Charles Blank: spreading harmony
It takes Charles Blank a minute or two to settle on the couch as Duffy, the family's rambunctious year-and-a-half-old West Highland terrier, enthusiastically attempts to lick his face. His response to the young dog's activity seems to confirm what Mr. Blank's first impression implies; that the 69-year-old musicologist is patient, easy-going, and good-natured. Mr. Blank stares at Duffy, then with wry humor and a straight face, explains that he's been trying to teach the dog the piano for months, but the little terrier refuses to practice.
Music has always had great significance for Mr. Blank, who began playing the piano at the age of four. Although he wound up having a career as the regional director of the public library system in Hagarstown, Maryland, it is listening to his father's phonograph records he reminisces about, and about playing the viola for close to 15 years. He recalls, "The happiest day of my life was when I gave up the viola and started playing the piano."
Mr. Blank holds a master's degree in piano and music history from Indiana University. Ten years ago, after being seasonal Islanders for 35 years, he and his wife, Nancy, became year-round Islanders, and without fanfare or fuss, began generously sharing their expertise and talent with Islanders. Ms. Blank, is an artist and art teacher at Featherstone Center for the Arts. Mr. Blank teaches beginning and intermediate piano to adults, as well as offering a series of music history and appreciation programs at Island senior centers.
Speaking slowly and thoughtfully, Mr. Blank explains that it is important for people to have at least one of the arts in their lives, otherwise their lives are never fully complete. "One of the reasons Nancy and I got married was because of our love for the arts." He smiles and says, "And there must have been something because it's lasted 35 years."
He says, "I was in Bunch of Grapes today ordering some books, and they say they only sell maybe half a dozen Shakespeare plays a year." He punctuates the statement with a look of disbelief, and says, "If anyone would be interested in forming a small Shakespeare society, I would be really interested in talking to them.
Anyone who has listened to one of Mr. Blank's lectures on classical music can vouch for how fascinating the classical composers become as he describes the drama of their lives and work, including intrigues and gossip along with explanations of musical theory and patterns.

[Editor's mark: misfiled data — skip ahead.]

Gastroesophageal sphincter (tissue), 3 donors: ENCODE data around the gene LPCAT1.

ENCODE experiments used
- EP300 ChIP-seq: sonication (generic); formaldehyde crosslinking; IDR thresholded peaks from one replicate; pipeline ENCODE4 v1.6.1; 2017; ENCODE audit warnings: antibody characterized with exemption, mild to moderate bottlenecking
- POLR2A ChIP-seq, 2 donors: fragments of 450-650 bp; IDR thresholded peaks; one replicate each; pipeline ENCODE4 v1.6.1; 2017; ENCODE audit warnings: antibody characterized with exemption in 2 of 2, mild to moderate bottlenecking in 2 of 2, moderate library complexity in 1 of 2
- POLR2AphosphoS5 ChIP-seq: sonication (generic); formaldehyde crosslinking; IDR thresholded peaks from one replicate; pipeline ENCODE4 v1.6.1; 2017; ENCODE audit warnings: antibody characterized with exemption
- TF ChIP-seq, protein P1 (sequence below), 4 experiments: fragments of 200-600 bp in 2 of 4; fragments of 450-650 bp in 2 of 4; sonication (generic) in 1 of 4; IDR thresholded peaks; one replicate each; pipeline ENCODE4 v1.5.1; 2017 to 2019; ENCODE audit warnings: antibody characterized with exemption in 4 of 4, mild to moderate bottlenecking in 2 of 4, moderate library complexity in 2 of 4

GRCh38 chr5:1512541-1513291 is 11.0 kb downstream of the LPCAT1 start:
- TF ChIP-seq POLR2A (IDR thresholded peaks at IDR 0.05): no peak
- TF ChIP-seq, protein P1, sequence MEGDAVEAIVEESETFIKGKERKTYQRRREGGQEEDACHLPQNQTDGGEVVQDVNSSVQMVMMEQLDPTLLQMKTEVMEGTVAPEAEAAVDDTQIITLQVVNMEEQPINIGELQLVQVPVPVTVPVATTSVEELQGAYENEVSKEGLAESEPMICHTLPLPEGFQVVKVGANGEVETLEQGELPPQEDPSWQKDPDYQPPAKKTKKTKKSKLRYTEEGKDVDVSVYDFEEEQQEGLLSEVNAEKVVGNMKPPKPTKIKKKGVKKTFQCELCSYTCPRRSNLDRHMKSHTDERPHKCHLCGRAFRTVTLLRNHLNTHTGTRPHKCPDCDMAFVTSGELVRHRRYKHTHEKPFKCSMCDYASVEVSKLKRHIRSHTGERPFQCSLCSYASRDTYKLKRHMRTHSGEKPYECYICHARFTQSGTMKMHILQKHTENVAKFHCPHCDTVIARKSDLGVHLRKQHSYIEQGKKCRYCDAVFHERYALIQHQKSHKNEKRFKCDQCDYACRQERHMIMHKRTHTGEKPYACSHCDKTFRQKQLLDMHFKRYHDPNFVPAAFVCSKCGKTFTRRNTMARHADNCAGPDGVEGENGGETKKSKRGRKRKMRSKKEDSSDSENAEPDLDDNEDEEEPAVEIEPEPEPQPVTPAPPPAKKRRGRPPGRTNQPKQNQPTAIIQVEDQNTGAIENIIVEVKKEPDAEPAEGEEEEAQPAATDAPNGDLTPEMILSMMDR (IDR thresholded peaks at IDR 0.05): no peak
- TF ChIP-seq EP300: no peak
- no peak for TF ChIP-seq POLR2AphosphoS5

But it is teaching he loves. Mr. Blank admits he likes teaching piano so much he would pay people to take lessons. He laughs, then adds, "Fortunately, no one has taken me up on it. But that's really the way I feel. I feel that I'm getting as much from students as they're getting from me."
His piano students come to the spacious studio in the Blank's contemporary, art-filled Oak Bluffs home. Lessons are given on Mr. Blank's105-year-old Stieff grand piano, completely restored and rebuilt by David Stanwood and Jim Legando. But when his students sit on the piano bench, he's likely to begin by inquiring about their day, even finding time to offer bits of philosophy and wisdom.
"The nice thing about piano is if people approach it the right way, it's not something they're going to be graded on. It's just something they can do for themselves, no pressure. The biggest problem that we have is overcoming tension. People are so afraid that if they hit one wrong note they will cause World War III." He speaks with slow deliberation. "I try to take a positive approach. It's not my job to criticize. Anyone can tear someone apart. Learning an instrument should be a reasonably pleasant experience. People have just forgotten how to relax, their day-to-day life is so tense. There are some people I get to relax, and others I just can't." He laughs and adds, "There are a lot of things you can torture yourself with and not spend the money."
There is a brief silence as Mr. Blank tries to recall a quote he cannot quite remember - something about how music affects life. After a few moments he simply observes, "I feel the key to a satisfactory life is helping other people, and this happens to be the area in which I can help them. All I can say is I enjoy teaching piano tremendously, and you often form a bond with students that you do not usually form with anyone."
Samantha McCoy is a student at Cornell University.